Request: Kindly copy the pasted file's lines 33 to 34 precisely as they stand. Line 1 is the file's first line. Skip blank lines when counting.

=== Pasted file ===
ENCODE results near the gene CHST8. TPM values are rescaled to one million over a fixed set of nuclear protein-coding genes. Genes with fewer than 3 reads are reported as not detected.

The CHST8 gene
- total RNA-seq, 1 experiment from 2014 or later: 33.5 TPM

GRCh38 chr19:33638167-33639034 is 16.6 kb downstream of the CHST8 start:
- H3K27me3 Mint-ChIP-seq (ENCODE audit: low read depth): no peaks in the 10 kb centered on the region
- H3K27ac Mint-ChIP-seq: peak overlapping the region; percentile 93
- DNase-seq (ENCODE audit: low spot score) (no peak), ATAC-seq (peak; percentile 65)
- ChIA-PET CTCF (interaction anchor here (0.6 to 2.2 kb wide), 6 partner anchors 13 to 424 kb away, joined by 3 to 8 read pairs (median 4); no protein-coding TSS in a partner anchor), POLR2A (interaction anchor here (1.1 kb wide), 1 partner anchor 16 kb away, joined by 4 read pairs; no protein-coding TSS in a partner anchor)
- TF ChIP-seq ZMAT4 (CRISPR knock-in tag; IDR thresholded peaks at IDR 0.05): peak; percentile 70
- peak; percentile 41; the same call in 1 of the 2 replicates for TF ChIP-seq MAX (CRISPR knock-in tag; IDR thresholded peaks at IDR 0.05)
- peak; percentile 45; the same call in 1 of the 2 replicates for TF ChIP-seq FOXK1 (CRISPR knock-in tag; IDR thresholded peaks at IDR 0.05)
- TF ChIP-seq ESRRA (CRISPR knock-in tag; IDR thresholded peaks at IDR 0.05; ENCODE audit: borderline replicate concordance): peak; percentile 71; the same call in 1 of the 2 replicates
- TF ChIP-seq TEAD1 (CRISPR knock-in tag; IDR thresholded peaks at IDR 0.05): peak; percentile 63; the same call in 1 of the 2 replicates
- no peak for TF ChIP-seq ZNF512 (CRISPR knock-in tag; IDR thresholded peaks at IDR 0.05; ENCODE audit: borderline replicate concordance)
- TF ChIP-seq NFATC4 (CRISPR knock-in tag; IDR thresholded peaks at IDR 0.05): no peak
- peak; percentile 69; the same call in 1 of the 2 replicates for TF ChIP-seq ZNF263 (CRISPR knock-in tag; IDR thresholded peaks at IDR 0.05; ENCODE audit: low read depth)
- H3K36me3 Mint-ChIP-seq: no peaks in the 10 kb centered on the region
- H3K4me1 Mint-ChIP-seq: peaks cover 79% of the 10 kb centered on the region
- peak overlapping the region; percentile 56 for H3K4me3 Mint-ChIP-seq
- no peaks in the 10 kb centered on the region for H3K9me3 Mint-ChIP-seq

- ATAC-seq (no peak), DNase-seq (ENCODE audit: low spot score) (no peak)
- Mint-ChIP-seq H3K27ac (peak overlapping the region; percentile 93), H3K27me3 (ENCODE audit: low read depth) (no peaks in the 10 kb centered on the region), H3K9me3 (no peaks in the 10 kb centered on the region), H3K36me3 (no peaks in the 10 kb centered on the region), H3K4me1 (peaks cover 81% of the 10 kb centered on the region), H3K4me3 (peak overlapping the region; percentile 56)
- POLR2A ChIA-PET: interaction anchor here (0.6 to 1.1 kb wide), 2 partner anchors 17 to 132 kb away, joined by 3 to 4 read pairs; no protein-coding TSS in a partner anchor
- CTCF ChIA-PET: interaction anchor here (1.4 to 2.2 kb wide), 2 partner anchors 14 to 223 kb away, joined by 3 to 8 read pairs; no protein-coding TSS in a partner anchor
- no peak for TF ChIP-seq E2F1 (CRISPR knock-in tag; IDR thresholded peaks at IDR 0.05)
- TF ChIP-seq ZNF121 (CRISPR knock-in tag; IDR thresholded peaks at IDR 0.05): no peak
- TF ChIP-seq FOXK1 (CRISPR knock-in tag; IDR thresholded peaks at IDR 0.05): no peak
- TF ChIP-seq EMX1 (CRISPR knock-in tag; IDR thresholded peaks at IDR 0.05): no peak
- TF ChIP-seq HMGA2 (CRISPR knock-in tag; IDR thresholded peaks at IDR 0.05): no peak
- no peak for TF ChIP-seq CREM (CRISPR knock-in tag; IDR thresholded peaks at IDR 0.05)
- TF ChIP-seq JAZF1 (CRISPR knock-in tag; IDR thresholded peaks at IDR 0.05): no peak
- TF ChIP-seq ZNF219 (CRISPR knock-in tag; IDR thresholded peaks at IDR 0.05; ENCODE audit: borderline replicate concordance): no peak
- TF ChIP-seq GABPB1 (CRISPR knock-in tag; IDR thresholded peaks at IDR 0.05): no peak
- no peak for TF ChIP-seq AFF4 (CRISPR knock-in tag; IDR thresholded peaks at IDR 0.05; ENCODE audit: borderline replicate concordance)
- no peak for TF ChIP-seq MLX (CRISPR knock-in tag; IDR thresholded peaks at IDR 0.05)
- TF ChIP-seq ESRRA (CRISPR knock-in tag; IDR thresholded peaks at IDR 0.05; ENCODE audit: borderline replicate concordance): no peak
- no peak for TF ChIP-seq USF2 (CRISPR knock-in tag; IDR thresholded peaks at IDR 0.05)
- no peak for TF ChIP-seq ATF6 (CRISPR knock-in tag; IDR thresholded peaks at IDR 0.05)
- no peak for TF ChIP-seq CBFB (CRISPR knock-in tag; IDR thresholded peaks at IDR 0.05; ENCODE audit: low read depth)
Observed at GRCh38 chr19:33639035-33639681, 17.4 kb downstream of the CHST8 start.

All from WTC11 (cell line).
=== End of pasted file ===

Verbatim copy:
- TF ChIP-seq GABPB1 (CRISPR knock-in tag; IDR thresholded peaks at IDR 0.05): no peak
- no peak for TF ChIP-seq AFF4 (CRISPR knock-in tag; IDR thresholded peaks at IDR 0.05; ENCODE audit: borderline replicate concordance)